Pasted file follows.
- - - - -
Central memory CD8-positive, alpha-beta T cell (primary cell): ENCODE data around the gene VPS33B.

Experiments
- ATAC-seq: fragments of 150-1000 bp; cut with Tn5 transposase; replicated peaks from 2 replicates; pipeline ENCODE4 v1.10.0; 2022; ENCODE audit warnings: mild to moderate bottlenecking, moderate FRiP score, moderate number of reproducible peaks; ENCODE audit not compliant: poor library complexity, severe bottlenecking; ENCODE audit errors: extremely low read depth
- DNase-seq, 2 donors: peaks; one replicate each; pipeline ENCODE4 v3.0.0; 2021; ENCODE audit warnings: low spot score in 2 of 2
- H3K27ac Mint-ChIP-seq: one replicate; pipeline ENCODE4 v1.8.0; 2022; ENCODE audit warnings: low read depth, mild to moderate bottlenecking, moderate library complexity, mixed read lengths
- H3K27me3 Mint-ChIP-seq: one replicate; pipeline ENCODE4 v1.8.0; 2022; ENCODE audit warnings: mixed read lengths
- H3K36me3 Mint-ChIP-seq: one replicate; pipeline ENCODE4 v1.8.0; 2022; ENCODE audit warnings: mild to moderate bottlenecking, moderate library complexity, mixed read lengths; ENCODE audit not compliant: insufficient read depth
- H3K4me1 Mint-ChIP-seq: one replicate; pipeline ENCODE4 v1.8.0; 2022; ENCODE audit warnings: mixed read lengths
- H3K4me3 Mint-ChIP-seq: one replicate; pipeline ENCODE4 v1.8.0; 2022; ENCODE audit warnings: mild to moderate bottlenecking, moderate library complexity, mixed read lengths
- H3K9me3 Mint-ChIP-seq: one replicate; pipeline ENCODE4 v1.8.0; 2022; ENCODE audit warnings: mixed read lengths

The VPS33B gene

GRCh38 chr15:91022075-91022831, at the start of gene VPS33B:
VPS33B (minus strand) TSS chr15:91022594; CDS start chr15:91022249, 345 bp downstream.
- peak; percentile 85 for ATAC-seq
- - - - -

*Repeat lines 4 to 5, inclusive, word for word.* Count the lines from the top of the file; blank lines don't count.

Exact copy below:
- DNase-seq, 2 donors: peaks; one replicate each; pipeline ENCODE4 v3.0.0; 2021; ENCODE audit warnings: low spot score in 2 of 2
- H3K27ac Mint-ChIP-seq: one replicate; pipeline ENCODE4 v1.8.0; 2022; ENCODE audit warnings: low read depth, mild to moderate bottlenecking, moderate library complexity, mixed read lengths